REW has a Topt feature which tries to address these difficulties with some success.
FM3 has also improved greatly at Decay and now includes third octaves.
The BBC used third octave decays as an indicator of room quality. No third octave decay length was permitted to differ from it’s neighbours by more than 10%. Note that this test will show up problematic modes. Any room passing this test would be a very fine one, IMHO.
Given time and experimentation, one learns how to interpret these different views of the room sound. Graph changes caused by say a change of speaker or listener position, are however very easily evaluated as an improvement or not.
You may well have a useable mic in your closet already. A multi-pattern condenser switched to omni will work fine. The frequency response bumps of say an 87 or 414 are tiny compared to the 30dB anomalies we find in real rooms. I recommend jumping in. Get a demo of the software and go for it with whatever mic you have at hand. Be aware that directional mics may have poor LF response compared to an OMNI. They can also underestimate some modes due to position and direction. With that caveat, most mics are OK for comparative tests. In time, if you develop a liking for measurement, you might want a more suitable mic or software. Measurement mics are omnidirectional Small Diaphragm Condensers. The best of these are optimised to have a very accurate and stable frequency response, unfortunately this is often at the expense of very poor noise figures. I recommend only the ones which are also quiet enough for recording. DPA and EarthWorks spring to mind here.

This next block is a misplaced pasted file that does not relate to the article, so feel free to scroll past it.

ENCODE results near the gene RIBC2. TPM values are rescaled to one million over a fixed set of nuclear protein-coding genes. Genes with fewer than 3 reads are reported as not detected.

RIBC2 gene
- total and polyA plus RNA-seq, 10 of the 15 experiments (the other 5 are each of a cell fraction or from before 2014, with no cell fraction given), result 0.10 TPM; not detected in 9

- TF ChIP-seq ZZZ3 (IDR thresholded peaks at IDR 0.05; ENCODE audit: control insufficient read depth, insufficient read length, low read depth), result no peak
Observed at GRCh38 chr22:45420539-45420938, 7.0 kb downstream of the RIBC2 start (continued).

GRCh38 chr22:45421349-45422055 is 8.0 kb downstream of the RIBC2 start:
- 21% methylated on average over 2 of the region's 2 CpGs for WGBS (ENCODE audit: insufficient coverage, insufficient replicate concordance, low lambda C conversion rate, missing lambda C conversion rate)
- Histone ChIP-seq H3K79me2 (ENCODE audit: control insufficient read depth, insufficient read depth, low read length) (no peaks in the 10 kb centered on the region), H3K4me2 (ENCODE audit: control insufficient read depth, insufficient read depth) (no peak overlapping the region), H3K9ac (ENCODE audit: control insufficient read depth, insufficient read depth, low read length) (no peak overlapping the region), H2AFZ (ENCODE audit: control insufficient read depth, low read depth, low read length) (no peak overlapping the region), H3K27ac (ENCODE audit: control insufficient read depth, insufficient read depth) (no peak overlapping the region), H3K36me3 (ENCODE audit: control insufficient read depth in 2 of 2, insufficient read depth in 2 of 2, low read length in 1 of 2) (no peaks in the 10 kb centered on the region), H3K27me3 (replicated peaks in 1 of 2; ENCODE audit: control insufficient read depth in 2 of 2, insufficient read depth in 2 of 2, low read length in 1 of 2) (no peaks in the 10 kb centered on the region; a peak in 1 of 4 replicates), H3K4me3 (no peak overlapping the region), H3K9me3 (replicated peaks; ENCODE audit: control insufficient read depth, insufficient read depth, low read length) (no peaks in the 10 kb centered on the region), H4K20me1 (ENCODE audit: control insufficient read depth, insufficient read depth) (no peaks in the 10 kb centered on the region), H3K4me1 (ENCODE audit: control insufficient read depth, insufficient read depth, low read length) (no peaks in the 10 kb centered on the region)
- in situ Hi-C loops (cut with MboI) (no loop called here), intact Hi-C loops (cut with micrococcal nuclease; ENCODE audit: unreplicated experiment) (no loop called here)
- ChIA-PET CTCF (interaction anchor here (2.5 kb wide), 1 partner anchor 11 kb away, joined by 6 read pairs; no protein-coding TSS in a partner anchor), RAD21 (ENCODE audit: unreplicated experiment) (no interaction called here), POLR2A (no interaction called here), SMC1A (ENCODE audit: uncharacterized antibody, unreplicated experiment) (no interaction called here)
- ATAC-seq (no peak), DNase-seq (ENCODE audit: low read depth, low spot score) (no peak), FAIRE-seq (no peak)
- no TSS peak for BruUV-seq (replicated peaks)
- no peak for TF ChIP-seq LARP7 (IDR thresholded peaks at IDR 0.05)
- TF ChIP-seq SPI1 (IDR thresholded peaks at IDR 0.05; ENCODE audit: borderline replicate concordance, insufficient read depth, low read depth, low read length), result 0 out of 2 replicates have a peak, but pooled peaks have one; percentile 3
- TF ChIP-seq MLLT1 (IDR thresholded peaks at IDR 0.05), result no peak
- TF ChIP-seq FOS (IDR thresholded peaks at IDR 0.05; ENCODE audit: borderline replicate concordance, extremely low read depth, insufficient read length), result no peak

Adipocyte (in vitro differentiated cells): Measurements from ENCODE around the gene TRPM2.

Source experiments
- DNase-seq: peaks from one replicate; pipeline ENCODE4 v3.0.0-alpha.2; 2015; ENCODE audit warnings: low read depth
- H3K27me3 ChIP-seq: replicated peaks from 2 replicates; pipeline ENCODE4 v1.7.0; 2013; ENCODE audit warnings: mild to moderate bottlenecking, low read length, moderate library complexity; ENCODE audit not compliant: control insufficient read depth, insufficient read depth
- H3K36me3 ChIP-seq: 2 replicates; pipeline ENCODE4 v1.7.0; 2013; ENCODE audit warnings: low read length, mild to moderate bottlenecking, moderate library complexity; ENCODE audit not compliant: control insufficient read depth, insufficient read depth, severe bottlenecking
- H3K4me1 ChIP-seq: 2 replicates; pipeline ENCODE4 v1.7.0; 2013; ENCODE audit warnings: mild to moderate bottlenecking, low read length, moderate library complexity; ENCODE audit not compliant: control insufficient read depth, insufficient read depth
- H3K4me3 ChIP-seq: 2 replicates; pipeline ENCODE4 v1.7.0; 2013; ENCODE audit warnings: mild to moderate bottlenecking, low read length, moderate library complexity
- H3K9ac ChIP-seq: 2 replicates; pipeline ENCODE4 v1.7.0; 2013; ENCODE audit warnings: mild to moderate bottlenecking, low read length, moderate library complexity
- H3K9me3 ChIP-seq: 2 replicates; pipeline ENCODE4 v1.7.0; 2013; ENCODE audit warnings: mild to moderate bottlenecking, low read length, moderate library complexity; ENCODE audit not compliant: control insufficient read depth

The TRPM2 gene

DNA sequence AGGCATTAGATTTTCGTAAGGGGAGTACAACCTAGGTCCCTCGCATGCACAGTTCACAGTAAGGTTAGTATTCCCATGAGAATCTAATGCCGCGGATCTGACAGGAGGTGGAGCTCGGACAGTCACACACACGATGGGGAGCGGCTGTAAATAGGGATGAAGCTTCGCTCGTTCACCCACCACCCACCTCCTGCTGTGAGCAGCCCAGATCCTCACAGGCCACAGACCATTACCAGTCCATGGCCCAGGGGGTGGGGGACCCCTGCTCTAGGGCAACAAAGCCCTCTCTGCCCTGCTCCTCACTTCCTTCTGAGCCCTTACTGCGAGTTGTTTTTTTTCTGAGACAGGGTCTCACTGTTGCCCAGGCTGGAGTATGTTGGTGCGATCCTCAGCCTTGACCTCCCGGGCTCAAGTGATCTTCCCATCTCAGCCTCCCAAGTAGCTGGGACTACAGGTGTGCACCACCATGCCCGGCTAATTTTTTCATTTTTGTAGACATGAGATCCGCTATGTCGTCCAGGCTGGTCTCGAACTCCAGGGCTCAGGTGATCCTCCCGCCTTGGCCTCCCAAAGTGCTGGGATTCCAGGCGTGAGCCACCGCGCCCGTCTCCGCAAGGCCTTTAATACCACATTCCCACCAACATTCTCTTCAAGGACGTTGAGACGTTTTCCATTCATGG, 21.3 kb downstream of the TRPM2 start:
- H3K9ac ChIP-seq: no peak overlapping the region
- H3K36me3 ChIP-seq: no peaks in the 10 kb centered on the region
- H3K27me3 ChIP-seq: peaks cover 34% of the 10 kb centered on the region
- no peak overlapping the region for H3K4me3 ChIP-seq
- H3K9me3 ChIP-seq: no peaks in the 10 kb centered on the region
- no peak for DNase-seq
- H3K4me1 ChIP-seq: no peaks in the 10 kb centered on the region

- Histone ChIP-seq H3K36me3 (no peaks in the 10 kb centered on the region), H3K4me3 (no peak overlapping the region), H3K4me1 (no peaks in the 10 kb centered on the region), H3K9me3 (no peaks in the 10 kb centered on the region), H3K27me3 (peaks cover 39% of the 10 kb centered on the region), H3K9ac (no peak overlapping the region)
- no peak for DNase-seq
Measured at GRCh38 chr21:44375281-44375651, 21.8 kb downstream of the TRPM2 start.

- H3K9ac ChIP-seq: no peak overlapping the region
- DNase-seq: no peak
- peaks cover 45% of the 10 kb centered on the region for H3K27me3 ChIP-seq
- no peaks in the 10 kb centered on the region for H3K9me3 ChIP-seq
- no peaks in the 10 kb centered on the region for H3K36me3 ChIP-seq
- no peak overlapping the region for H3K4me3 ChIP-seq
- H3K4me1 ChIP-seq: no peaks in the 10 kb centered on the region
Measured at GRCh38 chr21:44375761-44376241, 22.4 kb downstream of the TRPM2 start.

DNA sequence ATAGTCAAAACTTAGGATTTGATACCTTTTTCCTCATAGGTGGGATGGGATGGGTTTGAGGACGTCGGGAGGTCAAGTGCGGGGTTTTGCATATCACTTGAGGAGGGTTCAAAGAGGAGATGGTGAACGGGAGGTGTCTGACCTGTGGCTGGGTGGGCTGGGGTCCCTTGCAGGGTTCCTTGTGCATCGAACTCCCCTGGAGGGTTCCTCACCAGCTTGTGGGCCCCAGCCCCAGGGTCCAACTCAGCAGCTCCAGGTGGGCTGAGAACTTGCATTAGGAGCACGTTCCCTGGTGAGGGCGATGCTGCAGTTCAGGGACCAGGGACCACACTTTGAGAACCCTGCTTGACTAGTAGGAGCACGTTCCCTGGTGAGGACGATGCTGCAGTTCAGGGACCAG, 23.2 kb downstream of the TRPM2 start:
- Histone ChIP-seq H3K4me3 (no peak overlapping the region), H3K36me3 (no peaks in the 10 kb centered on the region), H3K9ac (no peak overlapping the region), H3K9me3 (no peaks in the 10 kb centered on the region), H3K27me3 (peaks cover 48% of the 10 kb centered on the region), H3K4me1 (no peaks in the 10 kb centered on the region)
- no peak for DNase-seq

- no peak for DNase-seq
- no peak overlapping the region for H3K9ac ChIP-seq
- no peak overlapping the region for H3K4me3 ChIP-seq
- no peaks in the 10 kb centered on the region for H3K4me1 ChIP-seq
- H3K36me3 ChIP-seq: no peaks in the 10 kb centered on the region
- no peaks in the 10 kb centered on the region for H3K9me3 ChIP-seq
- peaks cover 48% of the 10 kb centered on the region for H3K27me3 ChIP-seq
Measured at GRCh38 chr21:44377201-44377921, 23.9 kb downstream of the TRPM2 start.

Sound Level Meter
SLMs, even cheap ones, are very useful for many purposes. They are well worth having around. There are many recent cheap units way better than the venerable Broadcasting Shed one. Many SLM's can output their Mic signal via the AC OUT socket. This is fine with decent units. Recent experience has shown it to be unreliable with cheap ones. Some have very skewed frequency response. Even worse, the AC OUT can have electronic noise or DC on it.
It is not necessary to calibrate your rig to standard SPL's.
It is however, wise to optimise the S/N ratio.
Adjust your speaker volume to drive the room very well. You may wish to block your ears with headphones or earplugs. Watch out for overload lights on powered monitors, particularly at HF.
This puts our source signal well above background noise, computer fans, etc. Longer sweeps or multiple sweeps averaged can also be used to increase S/N ratio.
With a decent sweep level established, now adjust your mic pre gain using trial measurements and/or the meters on your interface. Get a decent level, graph peaks should end up within say
-6dBFS to OdBFS.
This is really just normal digital recording level setting.